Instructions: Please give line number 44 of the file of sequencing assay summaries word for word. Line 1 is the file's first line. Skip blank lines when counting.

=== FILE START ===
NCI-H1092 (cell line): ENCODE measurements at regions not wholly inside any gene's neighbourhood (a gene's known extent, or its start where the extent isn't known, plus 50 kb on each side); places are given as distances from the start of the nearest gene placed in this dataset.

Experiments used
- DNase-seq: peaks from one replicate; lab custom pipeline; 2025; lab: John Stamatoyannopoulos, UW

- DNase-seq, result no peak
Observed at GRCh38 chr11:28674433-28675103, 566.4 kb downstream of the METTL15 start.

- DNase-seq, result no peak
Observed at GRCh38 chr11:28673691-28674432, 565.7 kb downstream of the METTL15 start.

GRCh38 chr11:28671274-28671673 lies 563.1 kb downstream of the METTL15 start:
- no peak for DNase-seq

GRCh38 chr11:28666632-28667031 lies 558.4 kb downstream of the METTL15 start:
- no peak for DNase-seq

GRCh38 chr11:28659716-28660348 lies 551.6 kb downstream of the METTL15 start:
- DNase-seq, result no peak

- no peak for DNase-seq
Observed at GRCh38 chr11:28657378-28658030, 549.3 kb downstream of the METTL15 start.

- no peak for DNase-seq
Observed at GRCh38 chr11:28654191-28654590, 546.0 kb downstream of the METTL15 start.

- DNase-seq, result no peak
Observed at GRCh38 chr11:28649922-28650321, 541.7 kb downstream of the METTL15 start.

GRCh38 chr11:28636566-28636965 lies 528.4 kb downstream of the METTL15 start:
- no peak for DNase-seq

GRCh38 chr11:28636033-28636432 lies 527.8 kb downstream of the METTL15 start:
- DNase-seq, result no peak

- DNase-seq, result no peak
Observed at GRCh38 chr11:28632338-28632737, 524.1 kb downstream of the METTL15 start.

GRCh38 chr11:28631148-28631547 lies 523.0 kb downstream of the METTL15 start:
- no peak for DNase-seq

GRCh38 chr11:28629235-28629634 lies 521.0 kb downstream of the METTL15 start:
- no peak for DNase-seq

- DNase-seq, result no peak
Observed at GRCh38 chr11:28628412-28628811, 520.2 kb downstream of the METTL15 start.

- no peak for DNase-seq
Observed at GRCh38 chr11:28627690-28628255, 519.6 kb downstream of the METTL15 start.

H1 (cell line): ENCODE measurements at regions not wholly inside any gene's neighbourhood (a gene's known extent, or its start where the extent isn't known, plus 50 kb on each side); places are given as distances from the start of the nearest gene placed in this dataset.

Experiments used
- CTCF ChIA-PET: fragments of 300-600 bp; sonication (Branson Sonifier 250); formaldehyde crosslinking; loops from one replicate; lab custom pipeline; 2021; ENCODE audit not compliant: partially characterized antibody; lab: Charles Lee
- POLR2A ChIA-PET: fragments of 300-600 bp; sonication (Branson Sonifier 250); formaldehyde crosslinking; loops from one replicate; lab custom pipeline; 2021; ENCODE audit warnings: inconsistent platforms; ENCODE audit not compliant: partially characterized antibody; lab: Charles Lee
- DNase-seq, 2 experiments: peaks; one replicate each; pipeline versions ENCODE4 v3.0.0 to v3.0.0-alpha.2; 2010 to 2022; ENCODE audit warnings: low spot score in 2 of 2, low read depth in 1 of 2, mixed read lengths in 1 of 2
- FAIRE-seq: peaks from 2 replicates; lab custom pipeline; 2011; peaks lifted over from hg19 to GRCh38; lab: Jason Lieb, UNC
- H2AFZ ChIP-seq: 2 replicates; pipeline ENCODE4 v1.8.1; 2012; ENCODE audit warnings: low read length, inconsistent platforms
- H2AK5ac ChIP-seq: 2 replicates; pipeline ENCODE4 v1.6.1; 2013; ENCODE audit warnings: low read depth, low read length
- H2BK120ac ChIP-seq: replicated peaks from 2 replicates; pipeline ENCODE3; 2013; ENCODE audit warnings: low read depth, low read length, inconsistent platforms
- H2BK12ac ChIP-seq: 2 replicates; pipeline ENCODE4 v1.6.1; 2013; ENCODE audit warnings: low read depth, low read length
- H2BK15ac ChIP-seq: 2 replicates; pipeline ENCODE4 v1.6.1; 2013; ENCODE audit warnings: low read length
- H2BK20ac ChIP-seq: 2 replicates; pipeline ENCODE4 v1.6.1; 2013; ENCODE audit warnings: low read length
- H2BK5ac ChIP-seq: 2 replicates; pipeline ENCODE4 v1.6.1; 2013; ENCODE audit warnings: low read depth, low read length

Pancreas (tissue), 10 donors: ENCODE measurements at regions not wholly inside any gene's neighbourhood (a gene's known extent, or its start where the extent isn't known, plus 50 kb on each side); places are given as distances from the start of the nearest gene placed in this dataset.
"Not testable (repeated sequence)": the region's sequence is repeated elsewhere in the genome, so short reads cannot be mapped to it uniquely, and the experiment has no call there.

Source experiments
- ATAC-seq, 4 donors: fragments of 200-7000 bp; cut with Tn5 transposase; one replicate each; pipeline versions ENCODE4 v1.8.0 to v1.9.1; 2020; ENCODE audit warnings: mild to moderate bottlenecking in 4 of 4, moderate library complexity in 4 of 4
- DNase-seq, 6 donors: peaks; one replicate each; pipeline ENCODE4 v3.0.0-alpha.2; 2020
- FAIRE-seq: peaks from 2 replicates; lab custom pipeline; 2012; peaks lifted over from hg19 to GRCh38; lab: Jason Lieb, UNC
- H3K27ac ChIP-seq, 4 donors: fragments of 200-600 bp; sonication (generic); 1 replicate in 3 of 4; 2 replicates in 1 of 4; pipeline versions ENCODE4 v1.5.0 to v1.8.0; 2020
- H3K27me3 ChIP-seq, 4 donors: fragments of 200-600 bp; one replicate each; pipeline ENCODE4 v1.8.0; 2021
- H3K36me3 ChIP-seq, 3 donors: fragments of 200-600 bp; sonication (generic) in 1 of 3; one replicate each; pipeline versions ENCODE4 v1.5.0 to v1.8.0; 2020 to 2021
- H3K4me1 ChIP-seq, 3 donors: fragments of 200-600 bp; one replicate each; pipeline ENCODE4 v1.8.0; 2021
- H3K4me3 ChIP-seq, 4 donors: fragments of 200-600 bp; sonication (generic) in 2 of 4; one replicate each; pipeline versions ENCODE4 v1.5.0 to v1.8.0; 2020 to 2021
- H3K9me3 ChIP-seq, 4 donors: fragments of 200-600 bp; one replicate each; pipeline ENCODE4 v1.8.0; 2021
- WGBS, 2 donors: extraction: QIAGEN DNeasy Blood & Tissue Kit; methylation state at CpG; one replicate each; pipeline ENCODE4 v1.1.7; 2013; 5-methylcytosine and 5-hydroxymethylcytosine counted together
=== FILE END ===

- H2BK15ac ChIP-seq: 2 replicates; pipeline ENCODE4 v1.6.1; 2013; ENCODE audit warnings: low read length